In terms of other rising key markets, right now in the US and Canada we are seeing lots of food start-ups using chickpeas as a main ingredient. We've seen big brands like Banza in the US making chickpea pasta, a resurgence of chickpea flour being used to make chocolate, and there's even a company in India using chickpeas to make shampoo!
How drastic was the drop in business?
You can see it in the prices; this time last year chickpea prices were around $1100/$1200 a ton, where I was today the price is around $1600/$1700 a ton - that’s a significant change.
Because of hospitality opening up, we have seen prices increase but, in the end, chickpeas are not a necessity, so this price isn’t a given. If the prices get too high, consumption habits will change again. If the 12mm chickpea price reaches around $1600-$1700 per tonne, people might shift to the 9mm product which is available at $1200 per tonne, or even to Russian chickpeas at $800.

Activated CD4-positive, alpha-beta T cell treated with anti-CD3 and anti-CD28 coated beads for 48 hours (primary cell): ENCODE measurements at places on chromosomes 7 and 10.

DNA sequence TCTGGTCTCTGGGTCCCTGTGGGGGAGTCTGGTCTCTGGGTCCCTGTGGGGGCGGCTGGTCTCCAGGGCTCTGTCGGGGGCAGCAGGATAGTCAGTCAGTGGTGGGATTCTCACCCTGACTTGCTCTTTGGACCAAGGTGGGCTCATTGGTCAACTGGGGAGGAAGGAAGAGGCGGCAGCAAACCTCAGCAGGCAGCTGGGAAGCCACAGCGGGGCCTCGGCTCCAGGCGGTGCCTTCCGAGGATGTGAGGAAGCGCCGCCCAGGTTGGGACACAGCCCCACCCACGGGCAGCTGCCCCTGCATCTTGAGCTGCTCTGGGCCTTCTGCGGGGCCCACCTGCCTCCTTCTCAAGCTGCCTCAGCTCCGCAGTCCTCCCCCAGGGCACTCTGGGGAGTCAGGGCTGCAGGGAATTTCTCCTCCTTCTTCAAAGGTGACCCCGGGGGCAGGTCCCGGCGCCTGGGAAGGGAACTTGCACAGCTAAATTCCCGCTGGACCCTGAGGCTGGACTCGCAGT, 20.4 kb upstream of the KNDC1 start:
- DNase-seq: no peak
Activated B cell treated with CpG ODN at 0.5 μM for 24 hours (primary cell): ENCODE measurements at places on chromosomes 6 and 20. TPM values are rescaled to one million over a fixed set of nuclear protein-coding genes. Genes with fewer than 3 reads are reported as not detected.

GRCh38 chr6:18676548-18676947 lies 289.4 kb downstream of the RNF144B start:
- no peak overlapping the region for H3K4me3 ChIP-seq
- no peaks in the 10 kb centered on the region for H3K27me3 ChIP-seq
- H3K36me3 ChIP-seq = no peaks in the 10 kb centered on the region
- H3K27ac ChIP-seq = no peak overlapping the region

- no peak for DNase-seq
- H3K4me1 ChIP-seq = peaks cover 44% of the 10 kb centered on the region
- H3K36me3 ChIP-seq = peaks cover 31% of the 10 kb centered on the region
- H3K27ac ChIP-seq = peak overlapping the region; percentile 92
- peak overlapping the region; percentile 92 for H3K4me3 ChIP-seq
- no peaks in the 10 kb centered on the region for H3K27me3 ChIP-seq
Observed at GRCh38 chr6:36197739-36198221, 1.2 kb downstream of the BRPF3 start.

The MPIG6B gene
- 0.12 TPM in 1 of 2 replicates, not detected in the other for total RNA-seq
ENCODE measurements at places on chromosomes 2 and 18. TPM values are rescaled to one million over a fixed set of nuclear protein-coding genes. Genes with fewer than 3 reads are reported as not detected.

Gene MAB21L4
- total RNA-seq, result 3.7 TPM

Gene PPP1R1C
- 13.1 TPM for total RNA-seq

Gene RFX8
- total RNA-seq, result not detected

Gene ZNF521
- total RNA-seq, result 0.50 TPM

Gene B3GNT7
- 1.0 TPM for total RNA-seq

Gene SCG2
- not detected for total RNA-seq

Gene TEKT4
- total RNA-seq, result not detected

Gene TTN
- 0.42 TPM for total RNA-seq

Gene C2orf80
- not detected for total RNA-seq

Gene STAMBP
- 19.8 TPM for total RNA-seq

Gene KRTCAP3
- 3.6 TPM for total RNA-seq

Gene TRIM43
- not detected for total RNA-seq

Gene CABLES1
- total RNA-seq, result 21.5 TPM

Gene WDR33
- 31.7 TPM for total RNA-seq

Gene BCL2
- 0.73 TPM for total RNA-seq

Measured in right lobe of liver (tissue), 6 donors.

Let's talk about the effect Russia’s invasion of Ukraine is having on the industry. What have been the effects on the chickpea market so far?
The global market of garbanzo beans of all varieties is around 1 million metric tons, more or less, and of this total Russia has about 25% of that trade. Before the sanctions, everyone was exporting chickpeas from Russia but now only those who are able to receive payment inside of Russia can export from there. Before the sanctions, Russia used to export 20,000 tons of chickpeas per month but now they are limited to 5000.
Russian products go all over the world: Turkey, Iraq, Dubai, Jordan, Egypt and especially Pakistan are all big buyers from Russia. Global supply decreasing like this has left a big gap on the supply side, increasing every other chickpea market’s prices by $100-$200 per ton since the war began.
Then we have Ukraine. Ukraine exports pulses to Europe, let's say around 30 to 50,000 tons of chickpeas every year but, because of the war, they did not seed anything for the 2022 crop. That 30 to 50,000 tons represents around 5% of the global chickpea trade so this will be divided between Turkey, India, Canada and Mexico. All of these things are going to make the market panic and force a big change.